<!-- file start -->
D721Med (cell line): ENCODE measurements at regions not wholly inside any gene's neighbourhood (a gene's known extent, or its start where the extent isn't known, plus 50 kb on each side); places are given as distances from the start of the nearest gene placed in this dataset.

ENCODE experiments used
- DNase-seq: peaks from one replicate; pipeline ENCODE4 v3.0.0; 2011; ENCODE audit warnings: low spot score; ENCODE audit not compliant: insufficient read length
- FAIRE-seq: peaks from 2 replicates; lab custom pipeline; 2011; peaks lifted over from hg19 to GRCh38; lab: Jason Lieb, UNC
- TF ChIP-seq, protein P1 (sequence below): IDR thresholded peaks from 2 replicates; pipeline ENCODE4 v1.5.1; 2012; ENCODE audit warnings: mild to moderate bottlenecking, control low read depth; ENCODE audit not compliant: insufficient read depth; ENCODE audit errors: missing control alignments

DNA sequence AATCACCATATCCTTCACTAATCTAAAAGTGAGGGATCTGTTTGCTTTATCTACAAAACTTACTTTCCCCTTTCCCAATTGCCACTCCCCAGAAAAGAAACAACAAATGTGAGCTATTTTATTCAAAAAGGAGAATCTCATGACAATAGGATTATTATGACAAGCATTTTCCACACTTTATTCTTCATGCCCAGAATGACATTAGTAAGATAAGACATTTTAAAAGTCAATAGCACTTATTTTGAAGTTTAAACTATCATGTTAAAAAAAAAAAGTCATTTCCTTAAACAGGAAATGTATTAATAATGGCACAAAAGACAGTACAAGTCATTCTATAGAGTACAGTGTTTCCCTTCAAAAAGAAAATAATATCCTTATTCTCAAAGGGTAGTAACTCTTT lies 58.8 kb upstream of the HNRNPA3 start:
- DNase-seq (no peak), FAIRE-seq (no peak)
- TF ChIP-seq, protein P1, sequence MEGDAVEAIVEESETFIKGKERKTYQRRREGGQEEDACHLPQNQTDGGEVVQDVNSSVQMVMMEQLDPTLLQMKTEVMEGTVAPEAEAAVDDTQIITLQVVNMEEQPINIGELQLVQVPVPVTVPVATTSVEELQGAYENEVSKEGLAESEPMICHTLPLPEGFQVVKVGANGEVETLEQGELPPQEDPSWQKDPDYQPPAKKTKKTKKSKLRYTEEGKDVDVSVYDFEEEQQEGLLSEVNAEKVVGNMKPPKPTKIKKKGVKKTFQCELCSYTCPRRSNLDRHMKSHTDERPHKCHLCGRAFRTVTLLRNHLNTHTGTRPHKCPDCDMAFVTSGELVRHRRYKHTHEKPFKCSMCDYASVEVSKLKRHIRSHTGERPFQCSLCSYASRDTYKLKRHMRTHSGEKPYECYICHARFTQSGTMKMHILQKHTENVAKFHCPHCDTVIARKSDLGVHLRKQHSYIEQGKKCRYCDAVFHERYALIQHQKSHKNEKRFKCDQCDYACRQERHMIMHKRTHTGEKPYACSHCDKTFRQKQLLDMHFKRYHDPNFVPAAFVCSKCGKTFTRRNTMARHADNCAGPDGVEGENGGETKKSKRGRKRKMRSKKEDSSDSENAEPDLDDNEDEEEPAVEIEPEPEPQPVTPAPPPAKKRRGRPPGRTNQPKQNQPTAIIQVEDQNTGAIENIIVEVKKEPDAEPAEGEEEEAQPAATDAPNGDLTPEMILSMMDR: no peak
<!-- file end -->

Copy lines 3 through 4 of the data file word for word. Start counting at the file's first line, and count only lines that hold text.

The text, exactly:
- DNase-seq: peaks from one replicate; pipeline ENCODE4 v3.0.0; 2011; ENCODE audit warnings: low spot score; ENCODE audit not compliant: insufficient read length
- FAIRE-seq: peaks from 2 replicates; lab custom pipeline; 2011; peaks lifted over from hg19 to GRCh38; lab: Jason Lieb, UNC